I come from a long line of farmers and gardeners. On the farm I raise mainly corn and soybeans like almost every other Iowa farmer. My ancestors couldn’t have imagined the diversity and disease resistance offered by the advances in conventional breeding. Fortunately, I have the choice to purchase the conventionally bred varieties rather than those that have been genetically engineered to resist herbicides or kill pests. I have also made the choice not to raise genetically engineered corn and soybeans. Why? Well, rather than boosting rural economies, genetically engineered crops have drained billions of dollars from them. The temporary ease of weed control has led to even more farm consolidation, and the unbelievable power of the herbicide glyphosate to kill both annual and perennial weeds has destroyed food and nesting resources for many of our important insects and birds. Weed and insect resistance problems require even more application of herbicides and pesticides that threaten the health of rural Americans—glyphosate was recently recognized by the World Health Organization as a “probable carcinogen” — and add to chemical residues in food products.
Altering the genetic building blocks of plants and animals, which in turn alters the building blocks of our ecosystem, rightly concerns many Americans. National polls consistently show that 90 percent of Americans support mandatory labeling of genetically engineered food, because they want to know what is in the food they eat and feed their families. Some states such as Vermont, Connecticut and Maine have voted to mandate this labeling. But Congress is trying to preempt these states from giving their citizens what they have asked for. The latest ploy is so-called “smart labels.” This is the most recent attempt by big agribusiness, the giant food processors and members of Congress who submit to their lobbying pressure to keep customers in the dark about what’s in our food.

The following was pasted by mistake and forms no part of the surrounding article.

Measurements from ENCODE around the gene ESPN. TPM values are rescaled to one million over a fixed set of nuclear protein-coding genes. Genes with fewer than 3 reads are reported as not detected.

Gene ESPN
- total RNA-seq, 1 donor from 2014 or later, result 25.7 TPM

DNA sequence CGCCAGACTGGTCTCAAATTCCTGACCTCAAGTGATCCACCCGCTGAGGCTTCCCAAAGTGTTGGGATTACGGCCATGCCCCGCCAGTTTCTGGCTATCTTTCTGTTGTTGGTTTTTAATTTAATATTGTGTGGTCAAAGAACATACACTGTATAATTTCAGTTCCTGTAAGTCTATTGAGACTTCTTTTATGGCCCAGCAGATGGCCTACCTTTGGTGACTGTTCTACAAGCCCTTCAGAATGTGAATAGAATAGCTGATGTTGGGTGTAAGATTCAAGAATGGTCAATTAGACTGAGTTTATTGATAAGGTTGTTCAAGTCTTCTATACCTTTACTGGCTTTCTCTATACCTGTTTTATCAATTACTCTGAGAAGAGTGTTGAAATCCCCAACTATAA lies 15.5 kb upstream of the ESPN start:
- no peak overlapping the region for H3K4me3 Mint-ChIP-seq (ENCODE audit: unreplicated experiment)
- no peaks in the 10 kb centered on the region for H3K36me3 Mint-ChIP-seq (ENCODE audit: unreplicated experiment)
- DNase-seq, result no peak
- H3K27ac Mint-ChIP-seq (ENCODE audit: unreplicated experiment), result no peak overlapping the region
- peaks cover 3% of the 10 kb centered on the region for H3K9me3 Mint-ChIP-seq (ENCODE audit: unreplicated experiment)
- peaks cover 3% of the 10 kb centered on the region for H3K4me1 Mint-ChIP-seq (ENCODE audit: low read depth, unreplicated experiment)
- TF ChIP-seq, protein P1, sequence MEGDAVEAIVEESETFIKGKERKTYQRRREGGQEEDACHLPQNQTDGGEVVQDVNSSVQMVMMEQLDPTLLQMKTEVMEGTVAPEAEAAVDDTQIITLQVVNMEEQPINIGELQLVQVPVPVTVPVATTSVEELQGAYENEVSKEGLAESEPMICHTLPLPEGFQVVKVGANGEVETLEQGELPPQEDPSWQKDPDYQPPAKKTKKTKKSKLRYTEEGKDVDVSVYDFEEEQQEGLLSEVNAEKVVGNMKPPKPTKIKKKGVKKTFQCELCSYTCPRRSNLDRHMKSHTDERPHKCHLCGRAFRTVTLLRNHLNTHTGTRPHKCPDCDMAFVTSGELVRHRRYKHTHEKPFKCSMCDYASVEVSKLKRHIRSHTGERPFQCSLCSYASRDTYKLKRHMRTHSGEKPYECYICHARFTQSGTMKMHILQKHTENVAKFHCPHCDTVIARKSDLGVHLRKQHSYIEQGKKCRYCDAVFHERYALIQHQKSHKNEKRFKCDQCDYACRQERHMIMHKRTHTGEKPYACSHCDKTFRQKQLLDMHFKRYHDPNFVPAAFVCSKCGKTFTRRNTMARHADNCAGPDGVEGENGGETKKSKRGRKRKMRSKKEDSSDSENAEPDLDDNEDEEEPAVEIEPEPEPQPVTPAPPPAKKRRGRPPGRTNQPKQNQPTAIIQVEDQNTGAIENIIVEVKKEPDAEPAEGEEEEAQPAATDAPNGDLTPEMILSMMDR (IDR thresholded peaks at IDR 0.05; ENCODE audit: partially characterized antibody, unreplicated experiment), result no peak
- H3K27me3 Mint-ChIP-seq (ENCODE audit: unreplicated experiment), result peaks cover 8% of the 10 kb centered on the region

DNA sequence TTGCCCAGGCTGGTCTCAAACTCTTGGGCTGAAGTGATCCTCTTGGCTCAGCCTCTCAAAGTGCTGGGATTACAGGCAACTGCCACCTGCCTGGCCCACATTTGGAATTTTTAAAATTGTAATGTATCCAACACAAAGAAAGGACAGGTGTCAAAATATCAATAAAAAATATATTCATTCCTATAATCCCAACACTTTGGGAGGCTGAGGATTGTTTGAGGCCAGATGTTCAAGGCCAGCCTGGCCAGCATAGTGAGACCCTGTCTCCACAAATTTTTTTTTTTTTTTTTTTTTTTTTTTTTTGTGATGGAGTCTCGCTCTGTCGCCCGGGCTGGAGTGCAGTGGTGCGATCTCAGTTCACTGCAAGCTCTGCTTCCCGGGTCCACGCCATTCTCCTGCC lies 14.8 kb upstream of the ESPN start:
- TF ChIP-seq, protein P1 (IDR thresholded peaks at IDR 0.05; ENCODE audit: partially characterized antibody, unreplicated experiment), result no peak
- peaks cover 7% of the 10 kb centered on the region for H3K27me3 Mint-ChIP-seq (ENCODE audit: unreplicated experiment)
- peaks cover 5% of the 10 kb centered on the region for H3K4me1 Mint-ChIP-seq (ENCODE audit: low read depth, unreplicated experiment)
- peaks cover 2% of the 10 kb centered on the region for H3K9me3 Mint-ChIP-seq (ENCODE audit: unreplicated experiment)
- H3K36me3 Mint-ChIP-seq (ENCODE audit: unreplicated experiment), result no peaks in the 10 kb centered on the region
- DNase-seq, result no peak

Instead of a simple declaration in plain language on the product, a smart label will require scanning each item with a smart phone. Besides the unbelievable time and inconvenience involved, many Americans don’t have smart phones and can’t afford them. More than half of rural Americans don’t have smart phones, let alone the network coverage required to access the information. You see, there is nothing smart about smart labels. In fact, they would make product information more difficult to access, are deeply discriminatory, and potentially set a dangerous precedent that could allow all labeling and nutritional information to be removed from packaging in the future, available only through the same discriminatory technology. Voters and consumers have enough to keep us awake at night; we don’t need to be worrying about what’s really contained in the food we put on our tables. Tell our elected officials that we have a right to know what is in our food and to make informed choices about the products we purchase.
Read the full article originally published in the OpEd section of The Des Moines Register on June 22, 2016.
George Naylor farms in Iowa and is a board member of the Center for Food Safety and the Non-GMO Project.